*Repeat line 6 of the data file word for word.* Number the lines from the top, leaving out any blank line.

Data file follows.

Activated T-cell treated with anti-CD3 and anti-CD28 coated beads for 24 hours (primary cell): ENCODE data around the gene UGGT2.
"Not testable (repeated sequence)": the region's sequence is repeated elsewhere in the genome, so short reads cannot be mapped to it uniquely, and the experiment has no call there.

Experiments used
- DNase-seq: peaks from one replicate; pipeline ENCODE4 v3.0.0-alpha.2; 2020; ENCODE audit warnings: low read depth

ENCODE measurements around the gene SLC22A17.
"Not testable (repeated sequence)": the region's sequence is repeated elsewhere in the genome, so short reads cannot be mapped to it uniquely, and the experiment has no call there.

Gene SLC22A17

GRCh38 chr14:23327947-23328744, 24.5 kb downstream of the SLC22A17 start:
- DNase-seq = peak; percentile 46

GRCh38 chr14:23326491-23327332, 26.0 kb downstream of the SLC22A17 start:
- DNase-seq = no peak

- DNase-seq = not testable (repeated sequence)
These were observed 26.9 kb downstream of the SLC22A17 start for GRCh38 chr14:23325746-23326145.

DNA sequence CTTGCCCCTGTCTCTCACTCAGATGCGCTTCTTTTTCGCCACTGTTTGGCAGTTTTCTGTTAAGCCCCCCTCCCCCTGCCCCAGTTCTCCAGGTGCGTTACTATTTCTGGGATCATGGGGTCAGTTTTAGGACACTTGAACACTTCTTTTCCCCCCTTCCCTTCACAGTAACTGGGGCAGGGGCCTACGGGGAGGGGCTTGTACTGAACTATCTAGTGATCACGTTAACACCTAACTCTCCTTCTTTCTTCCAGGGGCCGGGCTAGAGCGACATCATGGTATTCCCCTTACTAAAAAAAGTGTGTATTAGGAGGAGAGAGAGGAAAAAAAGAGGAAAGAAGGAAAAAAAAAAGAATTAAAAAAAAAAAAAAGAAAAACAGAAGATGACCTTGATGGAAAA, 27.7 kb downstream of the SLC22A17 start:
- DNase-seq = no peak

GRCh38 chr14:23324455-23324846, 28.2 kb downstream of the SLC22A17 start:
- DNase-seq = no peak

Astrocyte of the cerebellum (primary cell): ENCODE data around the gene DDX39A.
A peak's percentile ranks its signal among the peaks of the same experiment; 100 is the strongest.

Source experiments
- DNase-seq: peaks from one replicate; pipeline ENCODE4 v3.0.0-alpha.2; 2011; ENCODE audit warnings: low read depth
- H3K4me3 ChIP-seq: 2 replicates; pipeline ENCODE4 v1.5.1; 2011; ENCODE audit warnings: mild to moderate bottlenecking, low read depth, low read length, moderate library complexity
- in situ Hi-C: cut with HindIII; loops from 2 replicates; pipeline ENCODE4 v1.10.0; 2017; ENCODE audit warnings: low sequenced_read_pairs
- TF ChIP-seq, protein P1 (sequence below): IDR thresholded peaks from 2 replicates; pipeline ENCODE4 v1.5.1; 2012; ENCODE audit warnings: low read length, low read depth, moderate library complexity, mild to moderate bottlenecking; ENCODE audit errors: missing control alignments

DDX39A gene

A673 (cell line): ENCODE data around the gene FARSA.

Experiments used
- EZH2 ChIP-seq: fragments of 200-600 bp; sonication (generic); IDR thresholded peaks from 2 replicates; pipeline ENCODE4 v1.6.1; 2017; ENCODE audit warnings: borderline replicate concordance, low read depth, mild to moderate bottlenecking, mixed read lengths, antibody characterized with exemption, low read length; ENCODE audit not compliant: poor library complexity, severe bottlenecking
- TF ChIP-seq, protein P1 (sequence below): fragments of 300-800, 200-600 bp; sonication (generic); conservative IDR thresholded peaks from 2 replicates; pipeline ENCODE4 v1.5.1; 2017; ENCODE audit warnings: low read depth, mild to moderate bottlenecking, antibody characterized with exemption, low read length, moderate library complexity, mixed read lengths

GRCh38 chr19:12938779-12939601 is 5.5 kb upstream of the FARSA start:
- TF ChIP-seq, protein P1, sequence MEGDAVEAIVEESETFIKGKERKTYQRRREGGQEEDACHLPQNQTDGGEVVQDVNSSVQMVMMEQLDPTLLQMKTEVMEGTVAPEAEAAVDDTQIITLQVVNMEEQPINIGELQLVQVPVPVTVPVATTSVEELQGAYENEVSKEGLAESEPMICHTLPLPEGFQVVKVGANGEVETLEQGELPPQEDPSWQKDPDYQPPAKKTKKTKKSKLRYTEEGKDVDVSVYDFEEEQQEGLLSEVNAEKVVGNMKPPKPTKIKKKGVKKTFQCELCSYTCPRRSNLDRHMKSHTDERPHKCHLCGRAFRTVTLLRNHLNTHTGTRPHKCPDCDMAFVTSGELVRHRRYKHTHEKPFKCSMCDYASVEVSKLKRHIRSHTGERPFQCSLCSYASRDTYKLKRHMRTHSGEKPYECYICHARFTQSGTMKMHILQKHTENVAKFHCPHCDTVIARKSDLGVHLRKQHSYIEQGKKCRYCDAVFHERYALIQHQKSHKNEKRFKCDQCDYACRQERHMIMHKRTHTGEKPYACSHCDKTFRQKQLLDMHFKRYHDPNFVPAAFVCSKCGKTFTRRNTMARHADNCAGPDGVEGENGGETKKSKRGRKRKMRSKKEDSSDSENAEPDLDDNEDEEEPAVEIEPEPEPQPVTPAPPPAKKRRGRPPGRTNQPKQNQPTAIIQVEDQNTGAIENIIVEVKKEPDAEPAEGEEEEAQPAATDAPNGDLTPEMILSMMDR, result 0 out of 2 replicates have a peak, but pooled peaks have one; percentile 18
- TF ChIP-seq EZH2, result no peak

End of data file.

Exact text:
"Not testable (repeated sequence)": the region's sequence is repeated elsewhere in the genome, so short reads cannot be mapped to it uniquely, and the experiment has no call there.